Sacramento moves to widen dog blood supply from exclusively captive donors
When Fluffy and Fido need surgery or transfusions, their humans have other worries besides where the blood comes from.
But state lawmakers are doing the worrying for them, trying to sort out exactly which canines should be allowed to donate blood and which shouldn’t.
Currently, most blood products used in veterinary medicine come from California, where dueling doggie blood bank bills have emerged to confront “closed colonies,” where animals are kept confined and bled at regular intervals before they are put up for adoption.
Many of those animals are greyhounds who’ve spent arduous years racing. They’re either “donors” or “blood slaves,” depending on one’s point of view, and the sale of their blood products is a multimillion-dollar industry that affects pet welfare nationwide.
The dueling bills in Sacramento present two options: evolution or revolution.
Assembly Bill 366, by Assemblyman Richard Bloom, D-Santa Monica, would outlaw closed-colony blood banks in California by 2022 and instead allow voluntary, community-based donations from dogs that live at home with their humans.
“Hundreds of greyhounds are in involuntary servitude, caged for months or even years, their blood routinely harvested,” Bloom said at a news conference in March. “That’s another form of cruelty, in my opinion.
“If this were the only way to collect and donate blood from dogs, we might find ourselves not liking it, but having to accept it. But the fact of the matter is, there is a better way. That’s what AB 366 is about — reforming the industry to best practices.”
Bloom’s bill is championed by the Rescue + Freedom Project in Los Angeles and strongly supported by scores of veterinarians, including professors at the UC Davis School of Veterinary Medicine, ranked No. 1 in the nation by U.S. News and World Report.
But it’s also opposed by the California Veterinary Medical Association, which fears it’s too much too soon and could strangle the blood supply, harming sick and injured animals. Twice, hearings on the bill have been postponed.
Like Bloom’s bill, Senate Bill 202 by Sen. Scott Wilk, R-Santa Clarita, would allow voluntary, community-based donations from dogs that live at home with their humans.
But unlike Bloom’s bill, it would not address the closed-colony question just yet. It’s championed by Social Compassion in Legislation in Laguna Beach, which believes it is wise to get the volunteer system worked out before outlawing closed colonies.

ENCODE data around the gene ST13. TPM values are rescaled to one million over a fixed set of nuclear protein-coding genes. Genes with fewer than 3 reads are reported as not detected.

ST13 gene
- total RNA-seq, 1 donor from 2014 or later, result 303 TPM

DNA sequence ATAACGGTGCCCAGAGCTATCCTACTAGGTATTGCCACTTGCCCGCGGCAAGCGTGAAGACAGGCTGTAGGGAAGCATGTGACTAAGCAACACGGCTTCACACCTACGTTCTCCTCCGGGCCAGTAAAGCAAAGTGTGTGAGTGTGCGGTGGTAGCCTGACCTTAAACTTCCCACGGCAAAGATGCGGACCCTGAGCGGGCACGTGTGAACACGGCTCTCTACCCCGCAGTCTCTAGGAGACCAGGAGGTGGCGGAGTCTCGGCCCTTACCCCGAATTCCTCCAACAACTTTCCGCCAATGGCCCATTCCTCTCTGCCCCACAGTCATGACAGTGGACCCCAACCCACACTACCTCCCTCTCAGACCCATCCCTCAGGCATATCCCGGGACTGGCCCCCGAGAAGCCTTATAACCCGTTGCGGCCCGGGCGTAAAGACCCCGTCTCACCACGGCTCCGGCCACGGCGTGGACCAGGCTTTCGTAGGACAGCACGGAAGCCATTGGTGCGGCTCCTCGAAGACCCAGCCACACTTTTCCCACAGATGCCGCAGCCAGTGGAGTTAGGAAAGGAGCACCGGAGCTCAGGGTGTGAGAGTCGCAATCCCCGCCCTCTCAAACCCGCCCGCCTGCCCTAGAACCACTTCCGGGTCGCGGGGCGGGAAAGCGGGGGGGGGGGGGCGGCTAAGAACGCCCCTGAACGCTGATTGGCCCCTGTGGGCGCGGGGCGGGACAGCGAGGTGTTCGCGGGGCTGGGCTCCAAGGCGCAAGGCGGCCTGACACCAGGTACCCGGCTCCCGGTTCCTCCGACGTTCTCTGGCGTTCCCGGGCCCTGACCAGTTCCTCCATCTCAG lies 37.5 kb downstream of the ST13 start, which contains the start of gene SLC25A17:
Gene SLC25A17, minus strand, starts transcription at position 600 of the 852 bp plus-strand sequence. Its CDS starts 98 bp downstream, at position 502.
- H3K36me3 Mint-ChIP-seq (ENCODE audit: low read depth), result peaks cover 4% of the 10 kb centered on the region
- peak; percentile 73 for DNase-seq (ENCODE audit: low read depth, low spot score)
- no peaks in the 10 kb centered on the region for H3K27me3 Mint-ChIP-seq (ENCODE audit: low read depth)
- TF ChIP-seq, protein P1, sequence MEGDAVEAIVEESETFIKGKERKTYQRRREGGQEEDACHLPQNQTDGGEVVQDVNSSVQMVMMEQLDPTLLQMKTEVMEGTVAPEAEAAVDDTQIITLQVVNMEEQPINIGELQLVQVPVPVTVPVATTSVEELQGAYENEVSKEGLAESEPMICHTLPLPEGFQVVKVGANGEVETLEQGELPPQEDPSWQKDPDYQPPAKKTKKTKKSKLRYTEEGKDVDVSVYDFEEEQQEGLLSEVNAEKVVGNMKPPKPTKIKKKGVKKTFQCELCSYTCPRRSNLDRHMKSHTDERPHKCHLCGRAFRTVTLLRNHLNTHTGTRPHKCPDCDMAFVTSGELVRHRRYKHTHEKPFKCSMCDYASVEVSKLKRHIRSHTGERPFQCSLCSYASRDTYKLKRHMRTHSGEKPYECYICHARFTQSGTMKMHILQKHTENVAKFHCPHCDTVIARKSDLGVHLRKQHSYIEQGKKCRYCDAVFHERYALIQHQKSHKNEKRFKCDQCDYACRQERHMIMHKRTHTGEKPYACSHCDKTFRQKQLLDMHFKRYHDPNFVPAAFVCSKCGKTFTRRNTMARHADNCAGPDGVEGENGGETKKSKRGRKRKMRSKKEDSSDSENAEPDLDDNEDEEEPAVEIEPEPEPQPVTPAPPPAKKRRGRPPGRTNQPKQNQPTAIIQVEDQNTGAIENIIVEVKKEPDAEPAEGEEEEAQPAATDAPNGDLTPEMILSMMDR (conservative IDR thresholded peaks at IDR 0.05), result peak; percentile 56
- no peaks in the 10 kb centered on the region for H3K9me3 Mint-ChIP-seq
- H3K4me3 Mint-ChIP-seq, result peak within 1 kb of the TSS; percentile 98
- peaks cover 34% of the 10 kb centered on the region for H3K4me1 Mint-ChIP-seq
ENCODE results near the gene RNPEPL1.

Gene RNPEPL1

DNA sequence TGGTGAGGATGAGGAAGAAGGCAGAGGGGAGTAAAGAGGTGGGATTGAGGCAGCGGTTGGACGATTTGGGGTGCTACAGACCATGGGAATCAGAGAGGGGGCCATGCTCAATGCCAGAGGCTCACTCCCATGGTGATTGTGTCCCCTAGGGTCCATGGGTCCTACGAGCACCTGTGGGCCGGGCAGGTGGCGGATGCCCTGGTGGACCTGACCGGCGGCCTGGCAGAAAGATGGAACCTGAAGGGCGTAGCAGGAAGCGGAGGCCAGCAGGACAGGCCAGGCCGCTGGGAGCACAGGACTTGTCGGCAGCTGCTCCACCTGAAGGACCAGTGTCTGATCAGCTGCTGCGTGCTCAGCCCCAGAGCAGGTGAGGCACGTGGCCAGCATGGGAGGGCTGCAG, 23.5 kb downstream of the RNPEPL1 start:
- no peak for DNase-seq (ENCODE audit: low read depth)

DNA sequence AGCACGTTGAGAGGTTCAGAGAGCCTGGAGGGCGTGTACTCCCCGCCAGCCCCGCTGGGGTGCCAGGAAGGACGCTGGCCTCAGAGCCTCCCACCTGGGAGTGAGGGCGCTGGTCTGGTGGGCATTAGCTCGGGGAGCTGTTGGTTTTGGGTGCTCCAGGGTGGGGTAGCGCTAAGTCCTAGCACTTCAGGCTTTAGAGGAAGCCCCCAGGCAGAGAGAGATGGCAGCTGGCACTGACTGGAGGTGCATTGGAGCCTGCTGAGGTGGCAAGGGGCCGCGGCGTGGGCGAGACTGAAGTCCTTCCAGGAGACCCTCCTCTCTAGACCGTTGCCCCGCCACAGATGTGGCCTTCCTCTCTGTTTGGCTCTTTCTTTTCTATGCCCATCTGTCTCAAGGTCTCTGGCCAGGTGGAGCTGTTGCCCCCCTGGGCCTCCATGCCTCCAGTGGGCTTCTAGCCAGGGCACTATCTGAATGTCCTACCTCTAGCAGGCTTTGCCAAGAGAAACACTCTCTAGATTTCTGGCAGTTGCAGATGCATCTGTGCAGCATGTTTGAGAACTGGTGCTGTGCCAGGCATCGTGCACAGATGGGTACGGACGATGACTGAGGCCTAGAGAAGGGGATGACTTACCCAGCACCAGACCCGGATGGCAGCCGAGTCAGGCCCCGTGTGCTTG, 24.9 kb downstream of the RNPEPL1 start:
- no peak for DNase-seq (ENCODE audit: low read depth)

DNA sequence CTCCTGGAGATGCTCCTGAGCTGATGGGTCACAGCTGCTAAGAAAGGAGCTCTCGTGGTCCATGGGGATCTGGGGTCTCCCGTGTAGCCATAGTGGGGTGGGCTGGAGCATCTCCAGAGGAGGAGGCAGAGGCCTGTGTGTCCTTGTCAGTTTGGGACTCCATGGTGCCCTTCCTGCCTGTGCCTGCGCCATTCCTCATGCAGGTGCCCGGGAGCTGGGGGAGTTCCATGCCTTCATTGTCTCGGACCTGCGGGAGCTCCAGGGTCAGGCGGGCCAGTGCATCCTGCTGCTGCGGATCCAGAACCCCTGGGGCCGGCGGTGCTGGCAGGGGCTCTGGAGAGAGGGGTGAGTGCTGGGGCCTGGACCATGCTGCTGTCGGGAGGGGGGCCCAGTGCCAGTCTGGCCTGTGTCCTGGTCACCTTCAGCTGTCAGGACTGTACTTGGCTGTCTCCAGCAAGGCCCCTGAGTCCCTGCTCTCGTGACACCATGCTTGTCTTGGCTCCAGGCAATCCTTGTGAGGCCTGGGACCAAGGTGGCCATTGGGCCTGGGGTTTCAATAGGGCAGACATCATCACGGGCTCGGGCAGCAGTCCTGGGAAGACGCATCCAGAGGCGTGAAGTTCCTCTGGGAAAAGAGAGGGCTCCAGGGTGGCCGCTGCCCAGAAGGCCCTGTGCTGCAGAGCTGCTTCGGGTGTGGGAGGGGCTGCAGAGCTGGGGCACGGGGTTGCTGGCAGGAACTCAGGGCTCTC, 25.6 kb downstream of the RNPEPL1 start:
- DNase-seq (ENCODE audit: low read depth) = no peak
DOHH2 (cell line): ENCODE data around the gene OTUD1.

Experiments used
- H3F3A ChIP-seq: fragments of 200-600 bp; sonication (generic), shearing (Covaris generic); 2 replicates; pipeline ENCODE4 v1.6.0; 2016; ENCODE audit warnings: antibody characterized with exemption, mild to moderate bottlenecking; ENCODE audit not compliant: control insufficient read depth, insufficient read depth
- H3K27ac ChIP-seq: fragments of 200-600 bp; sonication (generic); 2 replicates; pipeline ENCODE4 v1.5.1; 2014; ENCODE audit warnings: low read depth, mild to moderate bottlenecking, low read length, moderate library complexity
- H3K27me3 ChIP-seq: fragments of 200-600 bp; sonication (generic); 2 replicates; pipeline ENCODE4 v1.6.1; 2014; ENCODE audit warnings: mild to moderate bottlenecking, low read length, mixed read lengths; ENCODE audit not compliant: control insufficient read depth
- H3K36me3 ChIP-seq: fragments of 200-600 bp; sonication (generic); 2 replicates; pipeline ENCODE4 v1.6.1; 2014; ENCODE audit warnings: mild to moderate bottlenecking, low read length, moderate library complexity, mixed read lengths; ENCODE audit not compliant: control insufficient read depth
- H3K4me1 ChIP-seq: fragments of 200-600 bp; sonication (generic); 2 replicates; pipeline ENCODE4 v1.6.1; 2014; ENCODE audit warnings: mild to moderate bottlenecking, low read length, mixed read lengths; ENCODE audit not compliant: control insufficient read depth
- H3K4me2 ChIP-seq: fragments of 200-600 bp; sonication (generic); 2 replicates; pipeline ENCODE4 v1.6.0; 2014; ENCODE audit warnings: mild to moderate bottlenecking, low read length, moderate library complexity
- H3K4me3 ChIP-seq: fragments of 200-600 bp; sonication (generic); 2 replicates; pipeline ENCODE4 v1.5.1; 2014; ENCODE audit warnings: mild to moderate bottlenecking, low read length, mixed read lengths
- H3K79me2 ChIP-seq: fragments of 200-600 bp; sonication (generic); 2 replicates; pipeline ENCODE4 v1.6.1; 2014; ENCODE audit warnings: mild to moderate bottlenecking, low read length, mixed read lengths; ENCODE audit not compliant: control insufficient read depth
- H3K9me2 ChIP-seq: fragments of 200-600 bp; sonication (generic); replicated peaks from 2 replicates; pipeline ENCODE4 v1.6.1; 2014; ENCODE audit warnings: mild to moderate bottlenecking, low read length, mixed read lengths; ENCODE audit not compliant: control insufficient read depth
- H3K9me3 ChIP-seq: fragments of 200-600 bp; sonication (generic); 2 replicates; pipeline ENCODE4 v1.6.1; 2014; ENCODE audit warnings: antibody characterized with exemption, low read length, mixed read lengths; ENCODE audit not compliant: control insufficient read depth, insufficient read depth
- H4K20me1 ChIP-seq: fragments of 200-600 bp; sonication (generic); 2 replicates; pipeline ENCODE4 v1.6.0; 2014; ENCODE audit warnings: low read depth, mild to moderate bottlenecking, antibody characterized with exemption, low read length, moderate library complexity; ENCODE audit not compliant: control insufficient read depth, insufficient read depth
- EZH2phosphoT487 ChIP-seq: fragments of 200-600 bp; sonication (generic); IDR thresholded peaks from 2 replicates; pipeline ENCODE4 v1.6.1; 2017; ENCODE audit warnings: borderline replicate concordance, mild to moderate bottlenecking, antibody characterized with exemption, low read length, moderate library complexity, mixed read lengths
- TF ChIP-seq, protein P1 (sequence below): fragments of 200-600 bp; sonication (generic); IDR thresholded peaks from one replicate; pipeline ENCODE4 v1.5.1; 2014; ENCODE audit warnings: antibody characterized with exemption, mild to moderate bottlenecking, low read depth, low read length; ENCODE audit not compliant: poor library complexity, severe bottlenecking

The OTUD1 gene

“California faces a shortage of animal blood products and we have an opportunity today to ensure a more robust supply of blood without housing more animals in traditional animal blood donations facilities,” Wilk said in a prepared statement.
“Human blood donors go home to their families after donating; animal donors should be treated the same way. California is woefully behind the rest of the nation on this matter, which is why I introduced the Doggy Donor Bill.”
SB 202 also would require commercial blood banks to include blood-borne pathogen testing for all canine and feline blood donors, require vets to oversee the production of blood products, and open inspection records to public scrutiny. Right now, animal blood bank records are exempt from the California Public Records Act.
The bill was approved by the Senate Committee on Agriculture on April 2 and has moved on to the Senate Judiciary Committee.
“My heart goes out to the families who have had an animal in need of blood when none was available,” Wilk said in his statement. “With the Doggy Donor Bill, the supply of available blood will increase, it will continue to be done in a safe and regulated environment, AND our donor animals will get to go home to their own loving human families at the end of the day.”
California has just two commercial animal blood banks — the for-profit Animal Blood Resources International, which has offices in Northern California and Michigan, and the nonprofit Hemopet in Garden Grove, which has drawn the ire of People for the Ethical Treatment of Animals.
Together, they provide the overwhelming majority of the nation’s animal blood supply, according to company documents. Each organization has said that its donor animals are happy, healthy, well-cared for and are adopted to good homes when their service is done.
Hemopet CEO Jean Dodds has said California requires licensed, closed-colony commercial animal blood banks because they “provide a medically superior and safer blood supply,” and that the safety and efficacy of using volunteer donors has been oversimplified.
Scott Horner, CEO and owner of Animal Blood Resources International, said he’s not opposed to community programs as long as they adhere to strong safety and donor-care regulations.